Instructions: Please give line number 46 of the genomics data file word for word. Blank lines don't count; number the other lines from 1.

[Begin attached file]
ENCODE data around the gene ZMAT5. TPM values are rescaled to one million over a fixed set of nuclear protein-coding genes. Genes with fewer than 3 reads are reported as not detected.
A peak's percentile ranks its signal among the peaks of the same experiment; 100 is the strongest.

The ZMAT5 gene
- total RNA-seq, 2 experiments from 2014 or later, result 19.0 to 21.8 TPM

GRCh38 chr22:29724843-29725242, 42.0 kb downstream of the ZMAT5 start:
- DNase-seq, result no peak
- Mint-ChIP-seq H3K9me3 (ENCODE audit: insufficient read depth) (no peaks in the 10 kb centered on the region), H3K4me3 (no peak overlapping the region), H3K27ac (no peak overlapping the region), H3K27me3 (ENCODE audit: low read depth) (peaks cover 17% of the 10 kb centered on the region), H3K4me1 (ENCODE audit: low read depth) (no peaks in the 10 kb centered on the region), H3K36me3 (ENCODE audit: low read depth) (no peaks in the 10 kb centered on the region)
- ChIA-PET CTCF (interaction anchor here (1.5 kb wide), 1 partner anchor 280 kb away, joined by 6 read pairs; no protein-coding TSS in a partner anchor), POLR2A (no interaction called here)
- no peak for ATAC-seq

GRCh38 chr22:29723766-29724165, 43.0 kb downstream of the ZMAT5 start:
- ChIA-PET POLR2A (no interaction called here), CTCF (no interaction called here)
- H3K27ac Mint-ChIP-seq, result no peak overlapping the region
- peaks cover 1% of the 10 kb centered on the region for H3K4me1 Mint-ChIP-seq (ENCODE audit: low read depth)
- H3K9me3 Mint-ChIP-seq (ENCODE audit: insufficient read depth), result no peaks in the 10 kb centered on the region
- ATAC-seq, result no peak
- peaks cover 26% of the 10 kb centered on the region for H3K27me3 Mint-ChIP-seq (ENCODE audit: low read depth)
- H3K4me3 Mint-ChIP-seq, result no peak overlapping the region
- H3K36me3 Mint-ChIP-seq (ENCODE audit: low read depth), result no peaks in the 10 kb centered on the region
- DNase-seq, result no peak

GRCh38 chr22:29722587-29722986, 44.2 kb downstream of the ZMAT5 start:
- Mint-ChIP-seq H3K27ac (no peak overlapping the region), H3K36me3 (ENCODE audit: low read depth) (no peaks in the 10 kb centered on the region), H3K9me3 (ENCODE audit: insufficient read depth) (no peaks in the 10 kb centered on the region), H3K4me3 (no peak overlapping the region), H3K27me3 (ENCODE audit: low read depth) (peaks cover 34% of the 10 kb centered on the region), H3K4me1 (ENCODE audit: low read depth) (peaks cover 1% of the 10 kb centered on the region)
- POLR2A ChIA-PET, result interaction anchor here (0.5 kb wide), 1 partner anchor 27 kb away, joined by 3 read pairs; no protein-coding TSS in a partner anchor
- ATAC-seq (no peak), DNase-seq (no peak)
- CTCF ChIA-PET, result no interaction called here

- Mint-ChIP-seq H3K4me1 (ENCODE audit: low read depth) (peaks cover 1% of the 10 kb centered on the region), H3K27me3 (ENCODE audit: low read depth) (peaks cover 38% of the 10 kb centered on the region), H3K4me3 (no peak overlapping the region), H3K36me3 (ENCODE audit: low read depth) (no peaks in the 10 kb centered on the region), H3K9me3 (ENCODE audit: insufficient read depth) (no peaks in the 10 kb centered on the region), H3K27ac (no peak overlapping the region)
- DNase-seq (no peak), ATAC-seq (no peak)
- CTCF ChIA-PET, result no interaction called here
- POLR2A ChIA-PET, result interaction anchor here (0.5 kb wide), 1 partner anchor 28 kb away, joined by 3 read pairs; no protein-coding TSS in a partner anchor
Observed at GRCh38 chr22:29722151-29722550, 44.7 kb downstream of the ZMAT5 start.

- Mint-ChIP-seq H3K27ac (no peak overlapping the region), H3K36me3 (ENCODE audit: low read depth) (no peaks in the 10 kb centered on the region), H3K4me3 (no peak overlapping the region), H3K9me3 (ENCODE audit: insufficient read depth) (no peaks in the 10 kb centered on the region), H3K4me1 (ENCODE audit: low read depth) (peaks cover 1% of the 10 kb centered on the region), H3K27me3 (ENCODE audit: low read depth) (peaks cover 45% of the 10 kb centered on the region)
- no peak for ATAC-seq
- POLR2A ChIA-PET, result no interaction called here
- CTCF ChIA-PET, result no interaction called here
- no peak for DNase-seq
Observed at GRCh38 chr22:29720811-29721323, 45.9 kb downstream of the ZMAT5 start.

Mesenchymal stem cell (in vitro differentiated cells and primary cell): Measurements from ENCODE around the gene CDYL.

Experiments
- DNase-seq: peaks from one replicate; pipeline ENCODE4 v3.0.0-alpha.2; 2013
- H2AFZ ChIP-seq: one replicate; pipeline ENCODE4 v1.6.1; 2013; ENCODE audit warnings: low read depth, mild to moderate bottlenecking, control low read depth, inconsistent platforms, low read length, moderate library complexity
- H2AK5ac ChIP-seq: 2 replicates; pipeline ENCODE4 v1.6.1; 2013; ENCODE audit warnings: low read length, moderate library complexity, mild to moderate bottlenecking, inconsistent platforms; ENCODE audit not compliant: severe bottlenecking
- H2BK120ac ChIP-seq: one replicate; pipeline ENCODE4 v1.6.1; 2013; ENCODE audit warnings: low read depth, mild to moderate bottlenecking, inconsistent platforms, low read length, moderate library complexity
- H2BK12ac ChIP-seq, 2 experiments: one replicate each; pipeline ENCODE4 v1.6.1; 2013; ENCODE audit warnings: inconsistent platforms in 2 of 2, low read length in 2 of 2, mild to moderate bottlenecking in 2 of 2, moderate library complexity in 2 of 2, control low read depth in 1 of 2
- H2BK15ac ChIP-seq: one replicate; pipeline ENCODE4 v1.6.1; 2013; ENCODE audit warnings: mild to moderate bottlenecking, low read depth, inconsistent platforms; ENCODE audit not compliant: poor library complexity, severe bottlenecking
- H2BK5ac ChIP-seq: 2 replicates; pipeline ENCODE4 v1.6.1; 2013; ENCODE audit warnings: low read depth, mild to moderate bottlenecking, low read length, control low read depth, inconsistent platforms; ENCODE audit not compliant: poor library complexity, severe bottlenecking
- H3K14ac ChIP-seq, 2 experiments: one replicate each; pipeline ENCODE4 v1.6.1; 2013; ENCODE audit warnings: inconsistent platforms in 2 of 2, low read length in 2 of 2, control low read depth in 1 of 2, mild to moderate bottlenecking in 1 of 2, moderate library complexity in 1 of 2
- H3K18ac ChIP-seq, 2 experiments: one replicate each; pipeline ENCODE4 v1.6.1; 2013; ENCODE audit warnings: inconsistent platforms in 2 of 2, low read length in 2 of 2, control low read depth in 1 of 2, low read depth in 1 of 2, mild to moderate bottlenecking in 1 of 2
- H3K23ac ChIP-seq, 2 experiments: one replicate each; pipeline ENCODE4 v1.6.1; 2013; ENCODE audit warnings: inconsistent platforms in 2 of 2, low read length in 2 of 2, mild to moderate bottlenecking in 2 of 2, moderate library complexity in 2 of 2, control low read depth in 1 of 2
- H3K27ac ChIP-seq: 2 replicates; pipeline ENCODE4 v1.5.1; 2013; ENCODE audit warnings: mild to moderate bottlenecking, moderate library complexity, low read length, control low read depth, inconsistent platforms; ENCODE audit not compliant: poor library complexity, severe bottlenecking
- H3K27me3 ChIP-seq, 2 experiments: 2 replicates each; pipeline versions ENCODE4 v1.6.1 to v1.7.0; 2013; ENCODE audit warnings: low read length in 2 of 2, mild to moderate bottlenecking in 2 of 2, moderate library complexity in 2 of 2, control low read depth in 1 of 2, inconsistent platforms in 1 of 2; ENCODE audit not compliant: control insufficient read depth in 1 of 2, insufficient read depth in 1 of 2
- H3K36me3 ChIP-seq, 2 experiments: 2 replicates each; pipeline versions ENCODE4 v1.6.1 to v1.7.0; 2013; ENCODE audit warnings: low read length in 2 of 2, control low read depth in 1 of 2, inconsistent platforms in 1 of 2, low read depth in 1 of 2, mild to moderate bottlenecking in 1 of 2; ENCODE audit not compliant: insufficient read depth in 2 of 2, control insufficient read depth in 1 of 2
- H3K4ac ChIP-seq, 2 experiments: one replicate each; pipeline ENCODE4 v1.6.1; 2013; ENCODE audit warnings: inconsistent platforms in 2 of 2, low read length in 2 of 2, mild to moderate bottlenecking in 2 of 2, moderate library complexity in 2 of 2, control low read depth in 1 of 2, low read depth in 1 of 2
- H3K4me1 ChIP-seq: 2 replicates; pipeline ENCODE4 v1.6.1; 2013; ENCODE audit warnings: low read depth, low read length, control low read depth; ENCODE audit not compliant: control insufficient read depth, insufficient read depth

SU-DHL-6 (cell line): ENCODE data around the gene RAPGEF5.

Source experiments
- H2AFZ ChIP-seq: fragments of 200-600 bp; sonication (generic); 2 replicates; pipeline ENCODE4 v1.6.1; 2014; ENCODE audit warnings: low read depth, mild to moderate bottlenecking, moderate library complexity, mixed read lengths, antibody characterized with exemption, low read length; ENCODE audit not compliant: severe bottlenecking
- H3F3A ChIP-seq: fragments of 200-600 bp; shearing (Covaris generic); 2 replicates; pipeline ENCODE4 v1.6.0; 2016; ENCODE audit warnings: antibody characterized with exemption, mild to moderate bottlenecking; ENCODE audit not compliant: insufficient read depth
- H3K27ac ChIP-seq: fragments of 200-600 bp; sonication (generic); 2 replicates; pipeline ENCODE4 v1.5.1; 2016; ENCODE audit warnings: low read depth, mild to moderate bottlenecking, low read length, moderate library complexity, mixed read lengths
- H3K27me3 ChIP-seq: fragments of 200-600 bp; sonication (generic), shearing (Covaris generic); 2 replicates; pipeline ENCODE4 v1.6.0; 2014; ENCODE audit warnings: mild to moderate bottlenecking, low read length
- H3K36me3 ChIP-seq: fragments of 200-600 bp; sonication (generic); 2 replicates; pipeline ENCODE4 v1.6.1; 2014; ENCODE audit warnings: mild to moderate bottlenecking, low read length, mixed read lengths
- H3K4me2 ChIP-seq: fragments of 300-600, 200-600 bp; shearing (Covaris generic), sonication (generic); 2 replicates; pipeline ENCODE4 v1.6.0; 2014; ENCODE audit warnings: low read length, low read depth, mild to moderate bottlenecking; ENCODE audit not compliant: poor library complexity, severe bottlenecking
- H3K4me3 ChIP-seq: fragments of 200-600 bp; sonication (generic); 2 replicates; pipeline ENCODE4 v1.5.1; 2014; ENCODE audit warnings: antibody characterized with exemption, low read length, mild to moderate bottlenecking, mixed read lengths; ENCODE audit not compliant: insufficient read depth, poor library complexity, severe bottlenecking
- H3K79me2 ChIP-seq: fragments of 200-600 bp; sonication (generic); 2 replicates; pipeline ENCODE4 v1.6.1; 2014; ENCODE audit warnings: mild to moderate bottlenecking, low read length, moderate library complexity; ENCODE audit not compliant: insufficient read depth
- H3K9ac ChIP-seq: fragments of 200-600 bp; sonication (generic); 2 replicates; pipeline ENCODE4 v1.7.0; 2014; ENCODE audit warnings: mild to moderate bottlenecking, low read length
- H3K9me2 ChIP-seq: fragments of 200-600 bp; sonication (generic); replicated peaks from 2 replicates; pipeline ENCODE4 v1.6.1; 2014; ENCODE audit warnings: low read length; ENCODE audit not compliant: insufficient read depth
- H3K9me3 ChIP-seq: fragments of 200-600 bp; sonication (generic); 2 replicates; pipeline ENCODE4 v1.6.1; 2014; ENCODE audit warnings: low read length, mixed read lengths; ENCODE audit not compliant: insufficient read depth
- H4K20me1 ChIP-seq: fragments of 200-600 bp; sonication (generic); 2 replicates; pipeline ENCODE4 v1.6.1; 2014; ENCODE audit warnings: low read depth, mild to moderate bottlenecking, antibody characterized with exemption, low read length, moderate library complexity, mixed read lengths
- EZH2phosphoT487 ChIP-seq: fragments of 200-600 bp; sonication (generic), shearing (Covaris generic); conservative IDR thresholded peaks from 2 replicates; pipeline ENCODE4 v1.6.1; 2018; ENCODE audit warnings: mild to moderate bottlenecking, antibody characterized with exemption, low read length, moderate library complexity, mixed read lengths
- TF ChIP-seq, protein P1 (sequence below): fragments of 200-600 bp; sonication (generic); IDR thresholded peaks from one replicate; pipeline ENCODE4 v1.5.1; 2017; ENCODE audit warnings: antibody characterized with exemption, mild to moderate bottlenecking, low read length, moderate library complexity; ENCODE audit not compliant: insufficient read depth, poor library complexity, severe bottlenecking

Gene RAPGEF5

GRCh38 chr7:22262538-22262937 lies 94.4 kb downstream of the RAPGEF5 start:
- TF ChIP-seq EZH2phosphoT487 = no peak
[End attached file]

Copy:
- H3K18ac ChIP-seq, 2 experiments: one replicate each; pipeline ENCODE4 v1.6.1; 2013; ENCODE audit warnings: inconsistent platforms in 2 of 2, low read length in 2 of 2, control low read depth in 1 of 2, low read depth in 1 of 2, mild to moderate bottlenecking in 1 of 2